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From my first visit to a black and white darkroom I have been fascinated by the making of images without using a conventional camera. One cameraless image is called a photogram. Conventional photograms are made by placing objects onto light sensitive material, either paper or film, and exposing them to light. A negative image of the object is formed on the light sensitive material. Dense objects are usually shown in silhouette and translucent and transparent objects provide varying degrees of detail. The image "Feather" in this exhibit is a contact print of a conventional photogram of a feather.


The images in this exhibit involve a twist on the basic concept of the photogram. I placed very small "found" natural obects in glass slide mounts. (With the exception of the mosquitos, no insects were sacrificed to make these images. Perfectly good bug parts can be found in the summer under your automobile's windshield wiper blades or lying around the yard.) The glass slides were then placed into the enlarger in the same area where film negatives are usually placed. The image was focused as well as could be depending upon the varying degrees of thickness of the material. Negative images on RC photo paper were made of the materials in exactly the same manner as conventional black and white prints. The negative images were then used to make masked contact print positives onto a warm-tone fiberbase paper. These final images were then hand tinted using oil based pencils.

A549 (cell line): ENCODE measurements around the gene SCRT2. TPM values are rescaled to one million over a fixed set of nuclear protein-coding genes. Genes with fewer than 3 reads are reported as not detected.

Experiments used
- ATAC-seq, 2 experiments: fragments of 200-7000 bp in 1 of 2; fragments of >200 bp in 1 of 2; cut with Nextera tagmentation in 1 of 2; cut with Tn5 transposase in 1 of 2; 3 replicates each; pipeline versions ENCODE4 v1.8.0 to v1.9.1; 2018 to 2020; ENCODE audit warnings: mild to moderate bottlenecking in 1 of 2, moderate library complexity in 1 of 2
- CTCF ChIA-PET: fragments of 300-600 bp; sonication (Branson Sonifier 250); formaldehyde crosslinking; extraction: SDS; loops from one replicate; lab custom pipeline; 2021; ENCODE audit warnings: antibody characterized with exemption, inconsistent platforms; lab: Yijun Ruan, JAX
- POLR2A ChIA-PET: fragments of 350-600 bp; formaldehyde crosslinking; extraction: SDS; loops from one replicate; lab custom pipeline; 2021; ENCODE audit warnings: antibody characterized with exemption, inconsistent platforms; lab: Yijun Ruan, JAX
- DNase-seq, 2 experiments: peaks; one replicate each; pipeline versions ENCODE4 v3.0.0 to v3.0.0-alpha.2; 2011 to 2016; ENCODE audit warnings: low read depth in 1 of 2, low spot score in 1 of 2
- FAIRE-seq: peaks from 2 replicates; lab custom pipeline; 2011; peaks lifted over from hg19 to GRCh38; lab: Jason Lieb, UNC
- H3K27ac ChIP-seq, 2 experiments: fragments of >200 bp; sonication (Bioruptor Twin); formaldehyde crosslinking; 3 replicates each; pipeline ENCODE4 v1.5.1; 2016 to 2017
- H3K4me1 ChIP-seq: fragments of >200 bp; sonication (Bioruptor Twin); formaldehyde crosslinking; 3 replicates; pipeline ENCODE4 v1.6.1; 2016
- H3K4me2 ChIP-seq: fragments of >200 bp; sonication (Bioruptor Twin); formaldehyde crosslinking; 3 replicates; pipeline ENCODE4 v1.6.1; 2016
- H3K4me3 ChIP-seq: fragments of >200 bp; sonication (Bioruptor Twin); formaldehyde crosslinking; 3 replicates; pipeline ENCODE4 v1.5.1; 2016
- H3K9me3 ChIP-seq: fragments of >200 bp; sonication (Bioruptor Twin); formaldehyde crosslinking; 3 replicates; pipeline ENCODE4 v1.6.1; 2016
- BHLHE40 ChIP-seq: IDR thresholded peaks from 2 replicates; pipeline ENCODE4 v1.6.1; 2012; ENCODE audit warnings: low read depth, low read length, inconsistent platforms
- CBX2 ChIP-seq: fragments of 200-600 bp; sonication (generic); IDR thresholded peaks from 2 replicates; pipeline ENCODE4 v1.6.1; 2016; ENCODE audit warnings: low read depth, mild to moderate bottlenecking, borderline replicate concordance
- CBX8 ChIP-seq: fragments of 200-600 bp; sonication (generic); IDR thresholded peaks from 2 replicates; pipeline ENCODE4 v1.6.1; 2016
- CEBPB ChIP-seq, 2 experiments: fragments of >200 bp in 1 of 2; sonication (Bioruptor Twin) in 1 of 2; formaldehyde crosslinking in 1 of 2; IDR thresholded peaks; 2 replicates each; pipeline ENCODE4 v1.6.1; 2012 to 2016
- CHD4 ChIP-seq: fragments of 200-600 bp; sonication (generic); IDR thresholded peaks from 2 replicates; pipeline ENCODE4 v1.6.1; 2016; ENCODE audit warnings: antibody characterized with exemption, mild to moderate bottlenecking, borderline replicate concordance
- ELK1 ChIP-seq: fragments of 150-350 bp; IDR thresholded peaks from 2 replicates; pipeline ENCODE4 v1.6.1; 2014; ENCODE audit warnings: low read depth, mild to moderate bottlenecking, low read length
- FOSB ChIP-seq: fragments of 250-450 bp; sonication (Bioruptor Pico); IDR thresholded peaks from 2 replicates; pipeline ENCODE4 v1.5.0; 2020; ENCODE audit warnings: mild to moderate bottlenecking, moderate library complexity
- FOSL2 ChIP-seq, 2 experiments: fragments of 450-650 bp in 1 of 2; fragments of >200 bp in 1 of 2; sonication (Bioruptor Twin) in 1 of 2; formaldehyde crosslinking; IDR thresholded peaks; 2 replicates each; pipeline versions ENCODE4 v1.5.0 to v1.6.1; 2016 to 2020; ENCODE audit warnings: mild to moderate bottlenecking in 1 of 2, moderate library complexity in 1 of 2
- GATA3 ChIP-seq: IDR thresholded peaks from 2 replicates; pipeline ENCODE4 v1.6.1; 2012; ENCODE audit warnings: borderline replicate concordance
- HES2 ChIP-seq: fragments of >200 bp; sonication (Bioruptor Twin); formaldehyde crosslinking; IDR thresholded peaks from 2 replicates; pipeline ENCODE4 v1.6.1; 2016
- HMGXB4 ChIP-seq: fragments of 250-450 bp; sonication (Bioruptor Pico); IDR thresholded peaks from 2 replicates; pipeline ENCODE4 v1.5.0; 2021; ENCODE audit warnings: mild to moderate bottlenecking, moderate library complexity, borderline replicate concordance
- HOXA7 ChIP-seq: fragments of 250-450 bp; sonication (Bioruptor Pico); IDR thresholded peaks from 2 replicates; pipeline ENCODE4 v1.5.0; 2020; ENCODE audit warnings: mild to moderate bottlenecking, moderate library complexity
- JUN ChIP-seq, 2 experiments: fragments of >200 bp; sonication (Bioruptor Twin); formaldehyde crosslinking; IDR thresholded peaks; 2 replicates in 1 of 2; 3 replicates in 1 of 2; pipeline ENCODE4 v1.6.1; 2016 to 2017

Being an artist who came to love making art after exploring a fascination with science this process was extremely satisfying. Enlarging the natural materials was like looking at them through a microscope.

The Images: (left to right)


Wings 2

Pink Honeysuckle

Yellow Honeysuckle

Japanese Maple

Maple Seed Pods

Moth Wings

Maidenhair Fern


Mosquitos "The Party's Over"

The prints are archivally processed using warm tone fiber base silver gelatin photo paper. Even though subsequent prints can be made using the paper negative, each print is unique as it is hand tinted. The archival matting has an outside dimension of 16 x 20 inches which is a standard frame size and images sizes are approx. 8" x 8".

To purchase an image contact the artist:

copyright 2008
all rights reserved
Donna Fay Allen
Updated 6-3-2008






"Light Bulbs"